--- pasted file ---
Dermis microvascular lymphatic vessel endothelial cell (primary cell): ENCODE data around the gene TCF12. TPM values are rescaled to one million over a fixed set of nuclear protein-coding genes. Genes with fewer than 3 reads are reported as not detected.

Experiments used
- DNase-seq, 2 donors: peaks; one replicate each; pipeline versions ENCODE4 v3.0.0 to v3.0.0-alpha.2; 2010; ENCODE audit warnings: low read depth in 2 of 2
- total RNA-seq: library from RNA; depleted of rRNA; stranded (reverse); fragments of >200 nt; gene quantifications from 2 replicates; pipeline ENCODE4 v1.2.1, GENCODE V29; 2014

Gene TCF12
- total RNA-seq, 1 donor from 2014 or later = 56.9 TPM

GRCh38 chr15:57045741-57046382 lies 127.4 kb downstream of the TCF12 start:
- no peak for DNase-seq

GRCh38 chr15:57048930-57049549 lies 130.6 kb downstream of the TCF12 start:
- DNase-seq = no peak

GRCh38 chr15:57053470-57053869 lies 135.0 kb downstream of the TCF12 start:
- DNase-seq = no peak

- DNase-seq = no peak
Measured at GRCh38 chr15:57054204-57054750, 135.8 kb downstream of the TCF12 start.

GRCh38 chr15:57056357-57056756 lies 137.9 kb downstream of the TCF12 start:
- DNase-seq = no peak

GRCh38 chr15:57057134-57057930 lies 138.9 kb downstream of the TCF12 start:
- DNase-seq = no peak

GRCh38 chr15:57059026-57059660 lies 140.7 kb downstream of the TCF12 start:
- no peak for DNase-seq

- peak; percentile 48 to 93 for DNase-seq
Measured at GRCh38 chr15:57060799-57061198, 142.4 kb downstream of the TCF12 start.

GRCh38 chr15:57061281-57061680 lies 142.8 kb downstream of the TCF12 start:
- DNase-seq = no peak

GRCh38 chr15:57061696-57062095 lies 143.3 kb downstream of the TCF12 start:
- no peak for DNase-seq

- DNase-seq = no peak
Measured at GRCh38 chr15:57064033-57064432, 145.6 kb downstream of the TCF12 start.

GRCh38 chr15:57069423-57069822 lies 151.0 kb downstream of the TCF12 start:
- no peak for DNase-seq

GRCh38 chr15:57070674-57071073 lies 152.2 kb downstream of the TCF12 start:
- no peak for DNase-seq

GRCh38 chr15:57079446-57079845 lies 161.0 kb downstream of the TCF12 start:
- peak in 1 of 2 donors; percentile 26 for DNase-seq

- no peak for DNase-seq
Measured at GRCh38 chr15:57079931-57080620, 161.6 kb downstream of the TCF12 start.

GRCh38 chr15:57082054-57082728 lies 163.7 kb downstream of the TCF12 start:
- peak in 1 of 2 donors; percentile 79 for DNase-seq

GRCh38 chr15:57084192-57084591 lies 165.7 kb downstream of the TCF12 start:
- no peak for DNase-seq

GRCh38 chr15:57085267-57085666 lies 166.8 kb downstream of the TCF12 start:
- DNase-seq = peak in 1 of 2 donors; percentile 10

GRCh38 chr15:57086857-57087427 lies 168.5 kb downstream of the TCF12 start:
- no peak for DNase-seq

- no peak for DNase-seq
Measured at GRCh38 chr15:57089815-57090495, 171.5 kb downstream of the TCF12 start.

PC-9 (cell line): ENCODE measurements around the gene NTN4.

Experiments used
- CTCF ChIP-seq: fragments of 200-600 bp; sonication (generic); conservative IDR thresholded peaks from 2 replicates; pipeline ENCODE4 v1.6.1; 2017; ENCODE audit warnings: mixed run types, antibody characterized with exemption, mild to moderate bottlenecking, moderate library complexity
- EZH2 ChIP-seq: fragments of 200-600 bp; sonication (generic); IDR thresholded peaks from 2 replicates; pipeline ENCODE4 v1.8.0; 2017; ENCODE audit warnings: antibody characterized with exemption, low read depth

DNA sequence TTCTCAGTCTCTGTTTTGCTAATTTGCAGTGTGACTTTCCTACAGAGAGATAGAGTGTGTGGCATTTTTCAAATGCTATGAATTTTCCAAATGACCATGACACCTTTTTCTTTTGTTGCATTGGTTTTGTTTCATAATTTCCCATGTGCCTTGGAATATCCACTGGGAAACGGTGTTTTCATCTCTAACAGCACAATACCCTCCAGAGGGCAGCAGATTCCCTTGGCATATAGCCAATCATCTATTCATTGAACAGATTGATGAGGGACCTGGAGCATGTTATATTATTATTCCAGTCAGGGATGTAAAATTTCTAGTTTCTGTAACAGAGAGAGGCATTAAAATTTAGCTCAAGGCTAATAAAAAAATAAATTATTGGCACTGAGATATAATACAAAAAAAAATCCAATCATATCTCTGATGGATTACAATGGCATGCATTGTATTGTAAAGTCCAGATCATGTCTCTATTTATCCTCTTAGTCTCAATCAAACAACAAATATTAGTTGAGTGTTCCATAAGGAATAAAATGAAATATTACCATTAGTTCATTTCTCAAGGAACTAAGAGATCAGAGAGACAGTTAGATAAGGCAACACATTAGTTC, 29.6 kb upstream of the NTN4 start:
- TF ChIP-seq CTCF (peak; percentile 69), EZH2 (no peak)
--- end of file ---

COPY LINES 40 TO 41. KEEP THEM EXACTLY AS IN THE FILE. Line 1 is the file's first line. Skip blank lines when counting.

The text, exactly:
- no peak for DNase-seq

GRCh38 chr15:57085267-57085666 lies 166.8 kb downstream of the TCF12 start: